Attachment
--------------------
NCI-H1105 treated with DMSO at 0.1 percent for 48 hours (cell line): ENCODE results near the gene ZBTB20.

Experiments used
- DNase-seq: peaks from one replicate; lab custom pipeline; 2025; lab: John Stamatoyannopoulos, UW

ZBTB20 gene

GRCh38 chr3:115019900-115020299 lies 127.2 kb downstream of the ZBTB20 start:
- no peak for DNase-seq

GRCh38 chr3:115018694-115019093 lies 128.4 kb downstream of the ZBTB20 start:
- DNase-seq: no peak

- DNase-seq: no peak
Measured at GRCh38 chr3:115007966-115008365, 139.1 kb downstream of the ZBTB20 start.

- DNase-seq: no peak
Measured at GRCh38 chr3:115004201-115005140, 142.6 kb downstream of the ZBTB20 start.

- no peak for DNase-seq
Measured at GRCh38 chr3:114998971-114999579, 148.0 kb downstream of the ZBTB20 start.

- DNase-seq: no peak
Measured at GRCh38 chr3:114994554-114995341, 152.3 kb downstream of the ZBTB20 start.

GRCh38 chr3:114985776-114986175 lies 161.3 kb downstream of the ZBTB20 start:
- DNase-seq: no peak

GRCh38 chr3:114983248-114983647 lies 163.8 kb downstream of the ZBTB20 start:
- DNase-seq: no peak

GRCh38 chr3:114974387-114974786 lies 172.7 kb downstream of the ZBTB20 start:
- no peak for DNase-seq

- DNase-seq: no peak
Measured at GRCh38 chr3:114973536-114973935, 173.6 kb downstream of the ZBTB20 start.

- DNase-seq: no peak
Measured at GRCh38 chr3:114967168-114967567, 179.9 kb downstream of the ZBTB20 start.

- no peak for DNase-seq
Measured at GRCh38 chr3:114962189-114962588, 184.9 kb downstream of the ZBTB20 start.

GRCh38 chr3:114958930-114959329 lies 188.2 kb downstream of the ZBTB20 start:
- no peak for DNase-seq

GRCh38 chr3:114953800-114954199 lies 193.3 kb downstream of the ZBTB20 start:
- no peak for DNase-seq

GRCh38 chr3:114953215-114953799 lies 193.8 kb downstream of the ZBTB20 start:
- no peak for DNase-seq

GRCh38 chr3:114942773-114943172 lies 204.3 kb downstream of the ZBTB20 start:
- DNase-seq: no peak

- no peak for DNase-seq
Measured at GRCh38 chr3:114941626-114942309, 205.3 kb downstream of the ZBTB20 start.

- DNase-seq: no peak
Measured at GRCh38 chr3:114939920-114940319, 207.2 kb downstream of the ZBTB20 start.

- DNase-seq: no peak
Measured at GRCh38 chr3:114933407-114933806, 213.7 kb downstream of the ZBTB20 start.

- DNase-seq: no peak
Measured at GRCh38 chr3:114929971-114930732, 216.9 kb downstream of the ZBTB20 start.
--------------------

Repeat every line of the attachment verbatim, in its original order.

NCI-H1105 treated with DMSO at 0.1 percent for 48 hours (cell line): ENCODE results near the gene ZBTB20.

Experiments used
- DNase-seq: peaks from one replicate; lab custom pipeline; 2025; lab: John Stamatoyannopoulos, UW

ZBTB20 gene

GRCh38 chr3:115019900-115020299 lies 127.2 kb downstream of the ZBTB20 start:
- no peak for DNase-seq

GRCh38 chr3:115018694-115019093 lies 128.4 kb downstream of the ZBTB20 start:
- DNase-seq: no peak

- DNase-seq: no peak
Measured at GRCh38 chr3:115007966-115008365, 139.1 kb downstream of the ZBTB20 start.

- DNase-seq: no peak
Measured at GRCh38 chr3:115004201-115005140, 142.6 kb downstream of the ZBTB20 start.

- no peak for DNase-seq
Measured at GRCh38 chr3:114998971-114999579, 148.0 kb downstream of the ZBTB20 start.

- DNase-seq: no peak
Measured at GRCh38 chr3:114994554-114995341, 152.3 kb downstream of the ZBTB20 start.

GRCh38 chr3:114985776-114986175 lies 161.3 kb downstream of the ZBTB20 start:
- DNase-seq: no peak

GRCh38 chr3:114983248-114983647 lies 163.8 kb downstream of the ZBTB20 start:
- DNase-seq: no peak

GRCh38 chr3:114974387-114974786 lies 172.7 kb downstream of the ZBTB20 start:
- no peak for DNase-seq

- DNase-seq: no peak
Measured at GRCh38 chr3:114973536-114973935, 173.6 kb downstream of the ZBTB20 start.

- DNase-seq: no peak
Measured at GRCh38 chr3:114967168-114967567, 179.9 kb downstream of the ZBTB20 start.

- no peak for DNase-seq
Measured at GRCh38 chr3:114962189-114962588, 184.9 kb downstream of the ZBTB20 start.

GRCh38 chr3:114958930-114959329 lies 188.2 kb downstream of the ZBTB20 start:
- no peak for DNase-seq

GRCh38 chr3:114953800-114954199 lies 193.3 kb downstream of the ZBTB20 start:
- no peak for DNase-seq

GRCh38 chr3:114953215-114953799 lies 193.8 kb downstream of the ZBTB20 start:
- no peak for DNase-seq

GRCh38 chr3:114942773-114943172 lies 204.3 kb downstream of the ZBTB20 start:
- DNase-seq: no peak

- no peak for DNase-seq
Measured at GRCh38 chr3:114941626-114942309, 205.3 kb downstream of the ZBTB20 start.

- DNase-seq: no peak
Measured at GRCh38 chr3:114939920-114940319, 207.2 kb downstream of the ZBTB20 start.

- DNase-seq: no peak
Measured at GRCh38 chr3:114933407-114933806, 213.7 kb downstream of the ZBTB20 start.

- DNase-seq: no peak
Measured at GRCh38 chr3:114929971-114930732, 216.9 kb downstream of the ZBTB20 start.